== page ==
Musical definition: '70s rockers
Signature song: "Fever Dog"
Liner notes: Emerging from Troy, Mich., with a heavy guitar sound indebted to Southern-fried rockers, Stillwater broke through with their album-side epic "Fever Dog" and a publicity push from fledgling music journalist William Miller, whose mesmerizing story of their breakthrough tour landed them on the cover of Rolling Stone.
Behind the music: Cameron Crowe fictionalized his own experience as a high school music journalist hitting the road with the Allman Brothers and Led Zeppelin for the film.
7. The Bang Bang
Big-screen appearance: "Brothers of the Head"
Musical definition: Pop and glam churned into proto-punk
Signature song: "Two Way Romeo"
Liner notes: The ultimate band of the moment, "Brothers of the Head" was created by impresario Zak Bedderwick, who turned conjoined twins Harry and Luke Treddaway into band front men and glam pinups. He didn't expect his would-be bubble-gum pop to produce angry, confrontational music that anticipates the Sex Pistols.
Behind the music: Documentary filmmakers Keith Fulton and Louis Pepe, adapting the novel by Brian Aldiss, twist around the mockumentary format by playing it for poignant tragedy and discomforting drama. This portrait of guileless twins, bullied and exploited by everyone around them, is also a fascinating commentary on the manufacturing of image and on the nature of documentary. All this, and the lost musical biopic by Ken Russell, too!
6. Strange Fruit
Big-screen appearance: "Still Crazy"
Musical definition: '70s British power rock
Signature song: "All Over the World"
Liner notes: The English rockers broke up on the verge of superstardom, leaving two band mates as casualties and a handful of records practically lost to time.
The bickering survivors reunite for a dramatic 1998 comeback tour, begging the question: Have the Fruits gone soft or, worse, already spoiled?
Behind the music: Imagine a British version of
5. The Venus in Furs
Big-screen appearance: "Velvet Goldmine"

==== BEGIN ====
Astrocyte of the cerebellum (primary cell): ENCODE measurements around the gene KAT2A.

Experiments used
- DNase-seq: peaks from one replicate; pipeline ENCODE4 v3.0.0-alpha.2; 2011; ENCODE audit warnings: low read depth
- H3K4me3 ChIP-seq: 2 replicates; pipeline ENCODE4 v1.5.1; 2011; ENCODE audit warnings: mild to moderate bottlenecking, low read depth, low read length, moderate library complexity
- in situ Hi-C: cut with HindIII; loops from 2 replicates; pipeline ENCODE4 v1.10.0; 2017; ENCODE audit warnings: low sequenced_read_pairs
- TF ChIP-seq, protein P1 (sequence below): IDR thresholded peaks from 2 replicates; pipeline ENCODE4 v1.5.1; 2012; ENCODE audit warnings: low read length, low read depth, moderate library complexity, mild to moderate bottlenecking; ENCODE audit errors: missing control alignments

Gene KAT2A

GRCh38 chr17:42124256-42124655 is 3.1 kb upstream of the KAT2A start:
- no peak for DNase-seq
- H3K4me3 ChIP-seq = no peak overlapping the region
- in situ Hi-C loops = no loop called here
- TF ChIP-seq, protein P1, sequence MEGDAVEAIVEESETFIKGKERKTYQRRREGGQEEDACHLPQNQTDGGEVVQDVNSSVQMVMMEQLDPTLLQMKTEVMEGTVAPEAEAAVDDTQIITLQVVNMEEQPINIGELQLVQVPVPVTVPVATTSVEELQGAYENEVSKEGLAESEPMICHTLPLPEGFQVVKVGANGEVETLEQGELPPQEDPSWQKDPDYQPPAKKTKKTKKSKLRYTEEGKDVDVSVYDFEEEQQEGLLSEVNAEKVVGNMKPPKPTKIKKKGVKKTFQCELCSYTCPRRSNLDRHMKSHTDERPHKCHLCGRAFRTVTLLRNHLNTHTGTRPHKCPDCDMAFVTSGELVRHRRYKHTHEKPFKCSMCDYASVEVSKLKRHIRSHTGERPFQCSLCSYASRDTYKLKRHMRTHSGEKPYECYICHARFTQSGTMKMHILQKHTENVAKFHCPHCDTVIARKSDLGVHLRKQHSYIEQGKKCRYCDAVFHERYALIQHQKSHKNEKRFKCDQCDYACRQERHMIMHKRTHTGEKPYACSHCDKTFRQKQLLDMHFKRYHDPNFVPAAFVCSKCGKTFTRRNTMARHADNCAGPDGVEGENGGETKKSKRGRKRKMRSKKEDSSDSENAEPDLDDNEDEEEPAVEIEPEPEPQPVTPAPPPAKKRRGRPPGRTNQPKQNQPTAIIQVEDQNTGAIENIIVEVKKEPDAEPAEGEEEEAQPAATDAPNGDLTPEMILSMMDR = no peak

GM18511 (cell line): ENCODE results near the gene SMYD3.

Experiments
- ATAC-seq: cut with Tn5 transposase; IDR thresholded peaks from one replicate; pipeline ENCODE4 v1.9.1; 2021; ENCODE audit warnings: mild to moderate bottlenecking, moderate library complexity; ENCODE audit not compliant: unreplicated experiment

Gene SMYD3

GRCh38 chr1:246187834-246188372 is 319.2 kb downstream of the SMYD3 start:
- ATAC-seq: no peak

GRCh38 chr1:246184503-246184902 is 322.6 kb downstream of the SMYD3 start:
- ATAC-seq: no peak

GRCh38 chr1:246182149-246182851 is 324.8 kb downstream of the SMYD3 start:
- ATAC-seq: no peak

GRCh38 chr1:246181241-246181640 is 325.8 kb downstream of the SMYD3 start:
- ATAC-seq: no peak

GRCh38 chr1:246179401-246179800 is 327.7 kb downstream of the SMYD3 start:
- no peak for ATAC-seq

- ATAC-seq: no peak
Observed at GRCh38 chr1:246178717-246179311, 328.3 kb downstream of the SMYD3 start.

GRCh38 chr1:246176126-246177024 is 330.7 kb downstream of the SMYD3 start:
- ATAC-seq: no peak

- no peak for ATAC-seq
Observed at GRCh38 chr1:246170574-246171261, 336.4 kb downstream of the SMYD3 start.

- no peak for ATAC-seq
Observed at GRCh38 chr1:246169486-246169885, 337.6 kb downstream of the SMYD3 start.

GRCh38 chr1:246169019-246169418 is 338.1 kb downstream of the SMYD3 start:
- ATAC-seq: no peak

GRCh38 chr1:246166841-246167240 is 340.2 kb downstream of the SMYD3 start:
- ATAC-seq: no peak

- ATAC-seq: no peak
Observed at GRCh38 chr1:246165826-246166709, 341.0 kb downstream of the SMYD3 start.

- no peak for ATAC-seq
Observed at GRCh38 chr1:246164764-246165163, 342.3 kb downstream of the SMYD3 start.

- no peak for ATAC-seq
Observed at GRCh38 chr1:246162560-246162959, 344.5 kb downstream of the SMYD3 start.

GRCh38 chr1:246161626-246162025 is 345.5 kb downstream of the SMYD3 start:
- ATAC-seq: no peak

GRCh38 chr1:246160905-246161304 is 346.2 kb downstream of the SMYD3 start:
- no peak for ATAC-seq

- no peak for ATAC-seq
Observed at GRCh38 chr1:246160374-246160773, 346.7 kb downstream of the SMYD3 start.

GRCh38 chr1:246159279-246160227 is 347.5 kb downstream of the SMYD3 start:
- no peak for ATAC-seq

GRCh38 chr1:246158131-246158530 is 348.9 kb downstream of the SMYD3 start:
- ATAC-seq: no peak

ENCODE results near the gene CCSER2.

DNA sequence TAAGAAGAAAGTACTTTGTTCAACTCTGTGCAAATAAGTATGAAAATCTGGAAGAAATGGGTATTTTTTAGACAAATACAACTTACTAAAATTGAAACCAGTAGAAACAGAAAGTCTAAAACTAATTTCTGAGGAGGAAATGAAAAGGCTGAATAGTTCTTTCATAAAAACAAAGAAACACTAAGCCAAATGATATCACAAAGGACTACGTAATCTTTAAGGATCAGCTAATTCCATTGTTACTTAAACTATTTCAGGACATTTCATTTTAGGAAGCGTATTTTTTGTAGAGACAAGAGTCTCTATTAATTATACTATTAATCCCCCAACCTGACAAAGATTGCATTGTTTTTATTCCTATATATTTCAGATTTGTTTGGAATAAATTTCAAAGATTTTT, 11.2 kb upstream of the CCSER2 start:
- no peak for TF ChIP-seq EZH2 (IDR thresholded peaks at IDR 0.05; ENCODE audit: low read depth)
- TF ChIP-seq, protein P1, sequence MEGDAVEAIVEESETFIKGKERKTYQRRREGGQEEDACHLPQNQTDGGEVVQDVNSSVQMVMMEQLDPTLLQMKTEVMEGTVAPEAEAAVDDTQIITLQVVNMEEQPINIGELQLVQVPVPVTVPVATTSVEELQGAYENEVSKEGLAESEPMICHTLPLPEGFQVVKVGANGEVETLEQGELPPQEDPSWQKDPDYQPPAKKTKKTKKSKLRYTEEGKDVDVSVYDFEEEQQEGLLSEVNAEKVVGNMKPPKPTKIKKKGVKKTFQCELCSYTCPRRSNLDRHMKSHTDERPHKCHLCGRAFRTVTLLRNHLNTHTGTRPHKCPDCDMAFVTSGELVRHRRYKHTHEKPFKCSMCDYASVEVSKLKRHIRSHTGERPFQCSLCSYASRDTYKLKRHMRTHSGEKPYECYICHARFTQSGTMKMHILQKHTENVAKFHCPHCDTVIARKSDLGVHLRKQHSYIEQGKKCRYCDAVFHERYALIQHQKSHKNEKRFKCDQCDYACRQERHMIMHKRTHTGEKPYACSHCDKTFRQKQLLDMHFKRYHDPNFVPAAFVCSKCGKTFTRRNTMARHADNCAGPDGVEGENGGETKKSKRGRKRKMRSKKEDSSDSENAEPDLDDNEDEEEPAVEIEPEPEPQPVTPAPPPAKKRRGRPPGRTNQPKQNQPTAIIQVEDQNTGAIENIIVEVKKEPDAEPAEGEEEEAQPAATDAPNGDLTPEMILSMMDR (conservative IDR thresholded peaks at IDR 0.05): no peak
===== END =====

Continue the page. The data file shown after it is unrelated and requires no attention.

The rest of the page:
Musical definition: Glam rock redux
Signature song: "The Whole Shebang"
Liner notes: Jack Slade became the poster boy for androgyny rock and "the first true dandy of rock" in his taboo-busting phase as the flamboyantly bisexual singer/songwriter fronting the Venus in Furs. His career never recovered from the staged assassination at a concert and he disappeared, possibly into a new persona.
Behind the music: Todd Haynes recreates the pop-culture earthquake of glam rock with a fictionalized take on David Bowie's Ziggy Stardust phase (incarnated by Jonathan Rhys Meyers with a pouty, androgynous pose and a fabulous wardrobe), directed as a cheeky tribute to "Citizen Kane." The period-perfect music was created by members of Radiohead, Mudhoney, Sonic Youth and Ron Asheton of the original Stooges.
4. The Wonders (formerly the Oneders)
Big-screen appearance: "That Thing You Do!"
Musical definition: Early '60s garage rockers gone big
Signature song: "That Thing You Do"
Liner notes: Hailing from Erie, Pa., the one-hit Wonders launched their danceable hit song in a talent contest, recorded it in a church and broke up right about the time it hit the Top 10. But "That Thing You Do" is a perfect pop hit, utterly infectious and completely irresistible, and that one song cinches their spot in the Imaginary Rock and Roll Hall of Fame.